Govt takes on Linc over alleged damage to cropping land

UPDATE: The legal battle between Linc Energy and the State Government regarding alleged "irreversible" damage to cropping land near Chinchilla began in Dalby Magistrates Court today.

The Department of Environment and Heritage Protection filed the complaint in the Dalby Magistrates Court in June alleging Linc Energy wilfully and unlawfully caused serious environmental harm - another four charges are still outstanding.

The proceedings began with prosecution lawyer Ralph Devlin QC proposing to take the full two weeks of available time to respond to new evidence in an "orderly fashion."

Defence lawyer Robert Bain QC brought up issues around insufficient exploration of witness testimony from three key witnesses.

Mr Devlin said he had not been made aware in any detail of one of the witnesses, an industrial engineer and formerly a specialist consultant to Linc Energy.

He was also vocal about the introduction of what he believed to be completely new information in open court, questioning the record of their correspondence.

"Can you make it clear that you're saying these things for the first time? I want correspondence referred to, in detail, because it looks as if the record reads as if the Crown has overlooked this," Mr Devlin said.

"I want him (Bain) to name specifically what has been said that even resembles what's been said in open court.

"I'm happy to look at it, happy to apply the decision of the court, but I don't want to be misquoted as to the state of my knowledge."

The committal hearing, if it does run the full fortnight of allotted time, will not finish until November 9.

The report which sparked the case was commissioned by the Queensland Government.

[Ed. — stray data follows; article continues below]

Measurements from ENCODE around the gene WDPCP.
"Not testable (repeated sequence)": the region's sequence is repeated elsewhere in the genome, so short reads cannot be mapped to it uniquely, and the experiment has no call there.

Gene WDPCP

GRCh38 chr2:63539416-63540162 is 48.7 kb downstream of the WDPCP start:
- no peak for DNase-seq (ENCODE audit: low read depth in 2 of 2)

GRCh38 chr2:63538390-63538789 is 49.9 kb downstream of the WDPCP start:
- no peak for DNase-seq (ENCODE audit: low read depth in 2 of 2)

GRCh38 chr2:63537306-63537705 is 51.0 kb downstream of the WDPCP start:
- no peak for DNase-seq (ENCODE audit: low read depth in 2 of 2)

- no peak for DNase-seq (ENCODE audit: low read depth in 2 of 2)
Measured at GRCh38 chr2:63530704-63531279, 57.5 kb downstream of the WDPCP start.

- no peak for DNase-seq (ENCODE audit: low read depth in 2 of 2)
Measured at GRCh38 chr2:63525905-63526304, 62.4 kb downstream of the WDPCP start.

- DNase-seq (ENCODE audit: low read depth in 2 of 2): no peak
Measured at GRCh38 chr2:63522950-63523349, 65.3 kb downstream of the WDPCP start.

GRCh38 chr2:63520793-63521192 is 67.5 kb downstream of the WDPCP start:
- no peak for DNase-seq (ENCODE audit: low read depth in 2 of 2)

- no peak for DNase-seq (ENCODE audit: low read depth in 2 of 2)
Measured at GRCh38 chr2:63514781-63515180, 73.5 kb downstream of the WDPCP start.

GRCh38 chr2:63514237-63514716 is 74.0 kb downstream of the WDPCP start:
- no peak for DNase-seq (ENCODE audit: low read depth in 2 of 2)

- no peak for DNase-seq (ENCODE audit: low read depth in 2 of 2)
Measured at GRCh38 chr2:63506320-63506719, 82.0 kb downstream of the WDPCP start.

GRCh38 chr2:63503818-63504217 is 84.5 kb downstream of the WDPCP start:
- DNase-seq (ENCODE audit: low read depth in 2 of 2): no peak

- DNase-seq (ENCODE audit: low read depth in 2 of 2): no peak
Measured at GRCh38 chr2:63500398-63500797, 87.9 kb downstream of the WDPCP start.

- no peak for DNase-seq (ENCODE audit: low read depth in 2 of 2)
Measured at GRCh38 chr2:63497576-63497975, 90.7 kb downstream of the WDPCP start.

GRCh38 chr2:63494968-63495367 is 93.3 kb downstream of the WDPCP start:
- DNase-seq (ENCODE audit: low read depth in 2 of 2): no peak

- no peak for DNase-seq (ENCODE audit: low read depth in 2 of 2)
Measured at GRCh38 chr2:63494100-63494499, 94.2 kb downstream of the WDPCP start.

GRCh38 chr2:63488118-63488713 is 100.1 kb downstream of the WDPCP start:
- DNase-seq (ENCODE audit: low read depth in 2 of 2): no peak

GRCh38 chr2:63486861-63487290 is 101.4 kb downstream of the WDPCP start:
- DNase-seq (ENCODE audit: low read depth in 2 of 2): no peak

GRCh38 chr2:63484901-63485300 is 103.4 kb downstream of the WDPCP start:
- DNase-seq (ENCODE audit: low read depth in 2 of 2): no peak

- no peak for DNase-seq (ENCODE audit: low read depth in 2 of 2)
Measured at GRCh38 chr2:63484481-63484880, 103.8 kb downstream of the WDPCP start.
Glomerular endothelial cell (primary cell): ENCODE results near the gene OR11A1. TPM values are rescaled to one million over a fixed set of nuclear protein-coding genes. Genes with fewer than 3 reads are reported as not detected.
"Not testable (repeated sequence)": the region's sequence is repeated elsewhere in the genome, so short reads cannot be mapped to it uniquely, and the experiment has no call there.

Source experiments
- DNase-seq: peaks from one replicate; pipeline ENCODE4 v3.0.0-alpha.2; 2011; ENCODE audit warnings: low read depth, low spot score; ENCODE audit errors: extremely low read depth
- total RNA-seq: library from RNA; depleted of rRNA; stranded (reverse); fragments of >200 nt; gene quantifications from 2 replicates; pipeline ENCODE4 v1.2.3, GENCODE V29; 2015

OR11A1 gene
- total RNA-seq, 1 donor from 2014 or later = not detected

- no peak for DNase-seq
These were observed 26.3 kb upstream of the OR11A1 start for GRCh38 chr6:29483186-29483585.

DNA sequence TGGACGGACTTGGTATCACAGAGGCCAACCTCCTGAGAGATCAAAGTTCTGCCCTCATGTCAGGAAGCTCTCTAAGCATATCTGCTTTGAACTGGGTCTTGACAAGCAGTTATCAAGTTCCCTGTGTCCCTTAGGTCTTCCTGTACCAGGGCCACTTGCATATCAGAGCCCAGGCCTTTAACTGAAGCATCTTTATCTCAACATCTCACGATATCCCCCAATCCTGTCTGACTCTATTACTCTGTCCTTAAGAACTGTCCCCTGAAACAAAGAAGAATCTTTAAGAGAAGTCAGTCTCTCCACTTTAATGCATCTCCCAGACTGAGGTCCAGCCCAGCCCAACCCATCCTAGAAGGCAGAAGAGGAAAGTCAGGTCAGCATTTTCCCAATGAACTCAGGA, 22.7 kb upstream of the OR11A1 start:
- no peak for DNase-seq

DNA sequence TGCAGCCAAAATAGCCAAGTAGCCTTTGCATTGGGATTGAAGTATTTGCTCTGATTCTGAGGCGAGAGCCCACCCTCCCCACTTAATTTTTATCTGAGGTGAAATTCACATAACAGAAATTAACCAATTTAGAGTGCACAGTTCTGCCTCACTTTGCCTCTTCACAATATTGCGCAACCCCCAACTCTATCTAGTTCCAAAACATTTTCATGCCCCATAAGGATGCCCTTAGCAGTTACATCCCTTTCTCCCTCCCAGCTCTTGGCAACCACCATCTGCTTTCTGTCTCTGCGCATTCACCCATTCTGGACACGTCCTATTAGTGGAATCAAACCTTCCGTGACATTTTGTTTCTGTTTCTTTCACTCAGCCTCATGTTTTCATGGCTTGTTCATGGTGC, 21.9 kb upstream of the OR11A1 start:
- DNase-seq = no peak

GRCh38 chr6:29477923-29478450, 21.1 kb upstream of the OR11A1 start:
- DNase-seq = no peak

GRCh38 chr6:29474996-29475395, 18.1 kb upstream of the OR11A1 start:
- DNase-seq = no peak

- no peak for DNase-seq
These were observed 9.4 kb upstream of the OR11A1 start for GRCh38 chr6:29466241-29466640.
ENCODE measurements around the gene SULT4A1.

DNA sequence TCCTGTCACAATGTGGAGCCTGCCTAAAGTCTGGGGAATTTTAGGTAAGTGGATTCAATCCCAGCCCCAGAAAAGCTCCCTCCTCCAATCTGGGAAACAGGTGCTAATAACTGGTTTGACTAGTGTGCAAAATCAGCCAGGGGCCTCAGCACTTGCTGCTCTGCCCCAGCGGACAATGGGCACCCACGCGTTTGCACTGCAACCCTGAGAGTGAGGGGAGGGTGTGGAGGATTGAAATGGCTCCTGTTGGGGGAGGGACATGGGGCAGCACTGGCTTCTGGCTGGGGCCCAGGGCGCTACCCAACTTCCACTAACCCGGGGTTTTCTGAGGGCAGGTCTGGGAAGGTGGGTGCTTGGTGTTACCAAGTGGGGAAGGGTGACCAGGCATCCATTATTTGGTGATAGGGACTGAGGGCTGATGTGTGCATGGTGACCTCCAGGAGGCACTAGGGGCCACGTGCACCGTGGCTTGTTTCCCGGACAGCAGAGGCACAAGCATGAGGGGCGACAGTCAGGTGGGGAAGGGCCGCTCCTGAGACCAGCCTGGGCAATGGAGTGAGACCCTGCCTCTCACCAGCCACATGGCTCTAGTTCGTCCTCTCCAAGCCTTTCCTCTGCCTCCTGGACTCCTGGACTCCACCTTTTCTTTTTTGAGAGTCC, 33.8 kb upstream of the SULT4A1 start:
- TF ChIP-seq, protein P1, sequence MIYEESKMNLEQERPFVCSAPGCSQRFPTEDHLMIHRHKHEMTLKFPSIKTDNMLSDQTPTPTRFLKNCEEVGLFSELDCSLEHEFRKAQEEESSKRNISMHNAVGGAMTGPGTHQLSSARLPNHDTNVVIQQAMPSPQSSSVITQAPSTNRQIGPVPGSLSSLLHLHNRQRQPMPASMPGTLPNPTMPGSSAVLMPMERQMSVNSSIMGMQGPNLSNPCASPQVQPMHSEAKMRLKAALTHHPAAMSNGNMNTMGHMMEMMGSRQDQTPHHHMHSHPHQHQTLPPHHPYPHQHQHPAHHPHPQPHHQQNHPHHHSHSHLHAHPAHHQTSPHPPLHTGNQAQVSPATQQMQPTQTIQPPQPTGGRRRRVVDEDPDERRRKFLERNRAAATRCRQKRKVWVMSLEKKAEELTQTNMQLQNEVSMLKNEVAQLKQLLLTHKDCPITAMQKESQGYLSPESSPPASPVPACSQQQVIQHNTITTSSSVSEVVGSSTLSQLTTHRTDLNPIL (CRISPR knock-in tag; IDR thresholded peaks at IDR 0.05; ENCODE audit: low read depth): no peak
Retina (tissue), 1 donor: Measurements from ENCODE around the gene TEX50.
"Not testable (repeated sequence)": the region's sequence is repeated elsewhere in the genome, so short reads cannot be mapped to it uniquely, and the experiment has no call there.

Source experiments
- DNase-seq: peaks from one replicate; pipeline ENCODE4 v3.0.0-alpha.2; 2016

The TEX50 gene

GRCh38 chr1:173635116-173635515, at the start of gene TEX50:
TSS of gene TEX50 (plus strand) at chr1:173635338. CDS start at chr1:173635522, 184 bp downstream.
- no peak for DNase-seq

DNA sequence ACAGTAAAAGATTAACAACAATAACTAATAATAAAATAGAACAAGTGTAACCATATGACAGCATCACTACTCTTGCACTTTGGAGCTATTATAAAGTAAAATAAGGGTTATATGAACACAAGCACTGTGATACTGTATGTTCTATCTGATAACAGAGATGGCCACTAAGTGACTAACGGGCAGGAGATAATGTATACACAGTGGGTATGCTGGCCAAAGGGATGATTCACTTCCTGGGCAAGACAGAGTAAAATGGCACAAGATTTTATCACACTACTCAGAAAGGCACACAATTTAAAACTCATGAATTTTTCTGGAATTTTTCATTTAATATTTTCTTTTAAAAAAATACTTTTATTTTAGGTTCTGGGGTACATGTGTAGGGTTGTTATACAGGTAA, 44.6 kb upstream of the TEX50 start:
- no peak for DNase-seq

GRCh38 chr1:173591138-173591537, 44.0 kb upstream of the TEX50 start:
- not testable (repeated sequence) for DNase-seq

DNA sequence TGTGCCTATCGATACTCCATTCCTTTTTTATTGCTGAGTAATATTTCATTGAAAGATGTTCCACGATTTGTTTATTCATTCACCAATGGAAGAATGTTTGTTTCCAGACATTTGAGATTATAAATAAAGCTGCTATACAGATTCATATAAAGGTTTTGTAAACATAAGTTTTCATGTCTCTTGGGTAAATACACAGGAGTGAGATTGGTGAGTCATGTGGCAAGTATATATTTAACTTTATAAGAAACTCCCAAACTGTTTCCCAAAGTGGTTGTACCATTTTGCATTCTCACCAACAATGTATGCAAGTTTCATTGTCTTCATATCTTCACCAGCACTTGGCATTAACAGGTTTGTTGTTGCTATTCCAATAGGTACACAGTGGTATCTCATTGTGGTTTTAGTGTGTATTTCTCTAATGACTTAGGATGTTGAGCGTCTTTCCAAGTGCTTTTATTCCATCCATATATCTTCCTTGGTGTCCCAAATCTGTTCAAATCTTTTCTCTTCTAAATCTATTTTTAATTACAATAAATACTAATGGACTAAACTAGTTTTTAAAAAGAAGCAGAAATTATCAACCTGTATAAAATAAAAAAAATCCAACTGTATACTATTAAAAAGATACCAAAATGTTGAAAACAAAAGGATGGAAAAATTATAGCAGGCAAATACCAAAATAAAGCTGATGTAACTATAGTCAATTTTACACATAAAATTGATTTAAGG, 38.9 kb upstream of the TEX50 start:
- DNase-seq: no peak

It focussed on Linc Energy's experimental plant near Chinchilla, west of Toowoomba, which it claimed caused "irreversible" damage to strategic cropping land.

The report claimed government workers were hospitalised with suspected gas poisoning during soil testing in March.

The State Government report will not be released until next month, which has angered landholders living near the Linc Energy site.

Hopeland Community Sustainability Group's Shay Dougall has released dozens of statements claiming landowners were being subjected to potential poisoning through the land.

The Lock the Gate Alliance has corroborated the group's story and called again for the banning of underground coal gasification in Australia.

EARLIER: The legal case between Linc Energy and the State Government is scheduled to appear in Dalby Magistrates Court today.

The Department of Environment and Heritage Protection filed a complaint in the Dalby Magistrates Court in June alleging Linc Energy wilfully and unlawfully caused serious environmental harm.

This charge is in addition to the four charges of wilfully and unlawfully causing serious environmental harm that the department filed against Linc Energy in April 2014, and that are still before the Court.

Western Downs Regional Council released a statement yesterday saying it was aware of the legal case appearing this week.

"As the matter is before the Court, Council will not be making any further comment," a council spokesman said.

"Like our community, we are watching the case closely and await the outcome of the court process."


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